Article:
The Mad Prophet of the Movie House

Mourning has Broken
(Canada, 76 min.)
Written and directed by Brett Butler and Jason Butler
Starring: Robert Nolan
It starts like any other day for the unnamed husband, played by Robert Nolan, in the Canadian indie darling Mourning has Broken. He wakes up and feeds the cat, Mignon (an adorable scene-stealer), while his wife continues to sleep. It seems like the start of a good day as the man prepares a fancy steak for the hungry kitty, cooking it in butter and herbs like his grandma taught him, and creating an air of joie de vivre by chatting to his feline friend in Julia Child-ish faux-French flair.

But the day takes just about the worst turn it possibly can when the husband goes to rejoin his wife in bed. He complains about their ignorant neighbour who mows his lawn in the wee hours and remarks how well she can tune out the annoying buzz. It’s not that the wife is a sound sleeper, though, and he’s just being cranky. She is dead, having passed away in her sleep.

The husband is in a bit of a daze with grief. He tries to live the day and to carry on as if nothing happened. He spends the day ticking off the items on his wife’s “To Do” list for that day. The chores offer a kind of bucket list that allows them to spend the day together for one last time.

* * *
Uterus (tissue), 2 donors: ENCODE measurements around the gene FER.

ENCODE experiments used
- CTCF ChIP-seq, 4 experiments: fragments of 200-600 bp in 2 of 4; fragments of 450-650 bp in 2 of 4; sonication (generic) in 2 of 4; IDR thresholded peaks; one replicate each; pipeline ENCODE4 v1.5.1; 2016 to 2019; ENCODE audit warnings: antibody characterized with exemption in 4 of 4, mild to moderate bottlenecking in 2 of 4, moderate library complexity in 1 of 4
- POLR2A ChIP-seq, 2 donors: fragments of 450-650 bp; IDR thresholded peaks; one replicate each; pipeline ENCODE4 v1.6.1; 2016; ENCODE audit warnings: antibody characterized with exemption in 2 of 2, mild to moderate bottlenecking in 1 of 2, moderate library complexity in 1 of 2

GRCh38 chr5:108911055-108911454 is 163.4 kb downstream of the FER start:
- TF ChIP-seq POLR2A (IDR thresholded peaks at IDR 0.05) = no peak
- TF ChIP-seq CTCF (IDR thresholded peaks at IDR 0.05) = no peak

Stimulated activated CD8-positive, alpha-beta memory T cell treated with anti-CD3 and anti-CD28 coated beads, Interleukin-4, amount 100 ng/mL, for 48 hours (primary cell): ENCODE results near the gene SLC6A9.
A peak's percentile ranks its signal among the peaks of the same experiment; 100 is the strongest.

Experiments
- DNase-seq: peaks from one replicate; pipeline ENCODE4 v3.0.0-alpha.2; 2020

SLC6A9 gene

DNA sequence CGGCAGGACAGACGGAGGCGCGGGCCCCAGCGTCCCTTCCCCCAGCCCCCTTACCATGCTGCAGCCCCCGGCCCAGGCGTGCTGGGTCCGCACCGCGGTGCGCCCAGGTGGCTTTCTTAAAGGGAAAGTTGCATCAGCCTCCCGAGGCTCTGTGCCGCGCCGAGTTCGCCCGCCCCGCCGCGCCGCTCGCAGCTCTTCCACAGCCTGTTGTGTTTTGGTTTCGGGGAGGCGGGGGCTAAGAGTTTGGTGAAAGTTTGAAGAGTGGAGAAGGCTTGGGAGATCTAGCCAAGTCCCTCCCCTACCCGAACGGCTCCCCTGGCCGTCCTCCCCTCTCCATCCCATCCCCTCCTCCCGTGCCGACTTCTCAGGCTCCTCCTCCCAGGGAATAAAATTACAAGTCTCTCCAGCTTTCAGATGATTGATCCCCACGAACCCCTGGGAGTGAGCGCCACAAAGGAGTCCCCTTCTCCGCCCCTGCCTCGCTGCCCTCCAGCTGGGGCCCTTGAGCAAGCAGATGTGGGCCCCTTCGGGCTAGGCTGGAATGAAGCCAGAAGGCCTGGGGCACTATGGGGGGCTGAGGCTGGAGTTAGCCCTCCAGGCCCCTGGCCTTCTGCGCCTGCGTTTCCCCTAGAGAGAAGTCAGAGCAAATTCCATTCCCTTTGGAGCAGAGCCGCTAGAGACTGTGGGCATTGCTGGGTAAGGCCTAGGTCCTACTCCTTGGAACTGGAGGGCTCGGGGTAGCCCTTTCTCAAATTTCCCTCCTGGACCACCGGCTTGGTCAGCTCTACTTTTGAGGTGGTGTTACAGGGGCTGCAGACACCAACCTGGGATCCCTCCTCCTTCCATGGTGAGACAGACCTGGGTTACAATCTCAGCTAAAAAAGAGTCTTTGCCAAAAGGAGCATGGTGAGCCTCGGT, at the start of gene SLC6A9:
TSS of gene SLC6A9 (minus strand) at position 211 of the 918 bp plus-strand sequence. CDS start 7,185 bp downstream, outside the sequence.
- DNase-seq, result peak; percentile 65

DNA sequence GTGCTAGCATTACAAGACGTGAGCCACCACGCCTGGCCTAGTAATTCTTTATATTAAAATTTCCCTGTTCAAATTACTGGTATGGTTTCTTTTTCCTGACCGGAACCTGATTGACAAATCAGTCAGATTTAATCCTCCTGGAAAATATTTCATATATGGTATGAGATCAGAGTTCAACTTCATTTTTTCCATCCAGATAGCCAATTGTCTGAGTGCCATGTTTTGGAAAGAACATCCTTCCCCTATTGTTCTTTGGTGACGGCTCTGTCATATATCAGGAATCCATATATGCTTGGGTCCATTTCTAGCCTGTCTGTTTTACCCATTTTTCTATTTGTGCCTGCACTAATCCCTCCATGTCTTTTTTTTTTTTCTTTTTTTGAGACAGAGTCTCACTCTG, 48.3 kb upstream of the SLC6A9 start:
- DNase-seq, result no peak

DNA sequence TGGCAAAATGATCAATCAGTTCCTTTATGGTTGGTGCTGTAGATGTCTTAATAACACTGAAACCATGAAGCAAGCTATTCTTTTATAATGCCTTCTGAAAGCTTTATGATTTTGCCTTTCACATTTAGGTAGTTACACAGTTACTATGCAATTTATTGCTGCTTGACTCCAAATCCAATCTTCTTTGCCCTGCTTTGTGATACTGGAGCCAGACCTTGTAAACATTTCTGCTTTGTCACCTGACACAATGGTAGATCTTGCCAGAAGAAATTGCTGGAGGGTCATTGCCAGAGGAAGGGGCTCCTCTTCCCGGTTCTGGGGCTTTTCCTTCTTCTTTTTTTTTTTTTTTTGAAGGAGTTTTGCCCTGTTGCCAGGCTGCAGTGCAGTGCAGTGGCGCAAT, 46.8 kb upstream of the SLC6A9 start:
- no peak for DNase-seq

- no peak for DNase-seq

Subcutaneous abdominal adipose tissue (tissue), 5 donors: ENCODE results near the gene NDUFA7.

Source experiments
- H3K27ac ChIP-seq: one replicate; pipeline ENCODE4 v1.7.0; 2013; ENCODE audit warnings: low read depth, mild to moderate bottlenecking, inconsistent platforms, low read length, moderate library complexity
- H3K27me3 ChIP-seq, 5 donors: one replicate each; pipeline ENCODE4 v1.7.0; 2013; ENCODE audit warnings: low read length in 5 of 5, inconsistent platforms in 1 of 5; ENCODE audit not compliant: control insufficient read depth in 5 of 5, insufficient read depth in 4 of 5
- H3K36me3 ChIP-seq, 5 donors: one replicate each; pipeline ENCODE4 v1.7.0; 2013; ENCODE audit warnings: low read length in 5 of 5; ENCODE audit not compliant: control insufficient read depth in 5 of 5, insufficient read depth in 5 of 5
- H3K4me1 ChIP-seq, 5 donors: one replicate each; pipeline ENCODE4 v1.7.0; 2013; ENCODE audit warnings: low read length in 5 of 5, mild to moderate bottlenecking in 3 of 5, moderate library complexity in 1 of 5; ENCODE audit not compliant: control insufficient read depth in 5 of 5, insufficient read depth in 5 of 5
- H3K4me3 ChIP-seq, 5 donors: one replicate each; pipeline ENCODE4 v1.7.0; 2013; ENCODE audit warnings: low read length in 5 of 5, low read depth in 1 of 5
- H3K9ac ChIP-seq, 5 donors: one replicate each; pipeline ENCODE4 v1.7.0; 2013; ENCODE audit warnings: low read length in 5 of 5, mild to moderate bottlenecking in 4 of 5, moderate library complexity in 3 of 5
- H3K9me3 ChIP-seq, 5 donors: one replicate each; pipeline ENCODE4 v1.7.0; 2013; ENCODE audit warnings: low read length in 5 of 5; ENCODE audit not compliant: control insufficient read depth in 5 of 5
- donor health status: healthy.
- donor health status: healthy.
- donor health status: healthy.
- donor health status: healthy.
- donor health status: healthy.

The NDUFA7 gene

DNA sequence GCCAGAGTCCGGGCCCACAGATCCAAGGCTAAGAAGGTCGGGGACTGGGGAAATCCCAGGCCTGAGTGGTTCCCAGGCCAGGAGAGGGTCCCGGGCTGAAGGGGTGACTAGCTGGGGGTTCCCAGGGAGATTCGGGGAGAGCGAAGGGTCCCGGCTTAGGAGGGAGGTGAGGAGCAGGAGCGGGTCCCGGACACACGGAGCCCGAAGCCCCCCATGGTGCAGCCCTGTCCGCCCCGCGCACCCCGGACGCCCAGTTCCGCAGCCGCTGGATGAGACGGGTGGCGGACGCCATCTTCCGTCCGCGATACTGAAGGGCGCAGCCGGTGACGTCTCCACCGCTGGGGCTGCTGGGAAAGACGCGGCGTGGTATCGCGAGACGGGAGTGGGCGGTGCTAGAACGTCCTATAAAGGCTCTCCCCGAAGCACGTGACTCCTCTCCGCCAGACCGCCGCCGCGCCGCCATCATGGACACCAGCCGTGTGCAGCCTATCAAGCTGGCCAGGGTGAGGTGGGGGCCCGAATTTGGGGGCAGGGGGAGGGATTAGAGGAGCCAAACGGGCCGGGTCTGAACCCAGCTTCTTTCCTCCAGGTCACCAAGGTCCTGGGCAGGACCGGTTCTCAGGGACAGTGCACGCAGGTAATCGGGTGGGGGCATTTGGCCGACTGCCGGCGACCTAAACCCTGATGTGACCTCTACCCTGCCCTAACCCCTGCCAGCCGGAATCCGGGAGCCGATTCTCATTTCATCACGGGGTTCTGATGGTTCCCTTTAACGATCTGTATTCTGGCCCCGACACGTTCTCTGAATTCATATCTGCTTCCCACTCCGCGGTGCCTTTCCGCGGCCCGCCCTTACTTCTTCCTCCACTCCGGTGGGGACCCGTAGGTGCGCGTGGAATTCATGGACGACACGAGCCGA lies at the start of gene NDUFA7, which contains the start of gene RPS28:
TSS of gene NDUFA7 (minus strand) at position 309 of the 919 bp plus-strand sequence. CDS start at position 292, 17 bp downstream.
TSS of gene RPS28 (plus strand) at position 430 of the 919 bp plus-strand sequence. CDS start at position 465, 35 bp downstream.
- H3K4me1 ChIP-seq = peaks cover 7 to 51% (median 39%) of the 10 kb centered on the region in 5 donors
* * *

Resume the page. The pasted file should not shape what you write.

It’s not easy to keep appearances as if it were business as usual, though, when one carries so much grief. Mourning had Broken deftly reveals the breakdown of social decorum in today’s fast-paced world where everyone is too glued to technology or too tuned in to their own wants that they can’t respond to the needs of others. The husband collides with a parade of ignorant Torontonians who act brashly and cheekily without any sense of decency for the man on the other side of the conversation.

The husband tries to smile and be polite as, say, the girl at the tailor’s refuses to take back the wife’s unworn dress because the husband doesn’t have the receipt. Oblivious lovebirds clog the path in the park as they walk holding hands and pulling each other outwards because they’re both too distracted with texting and tweeting to observe the people around them. Drivers cause chaos and phony salespeople upsell to the point of madness.

The brotherly filmmaking team of Brett and Jason Butler help the audience pinpoint the moment at which the husband snaps. A montage of frenetic cuts keeps time with the signal light on the husband’s car as he waits at a red light with a pharmacy on one side and a funeral home on the other. The pace accelerates as the husband suffocates while he sits sandwiched in between life and death: all he wants to do is forget the loss of his wife, but the red light in front of him and the ticking light by his side reminds him of the insufferable period of time he’ll spend without her. It’s an agitating sequence to watch as the shots grow shorter and one loses one’s patience waiting for a change. It’s a situation we’ve all been in, but not under the same context.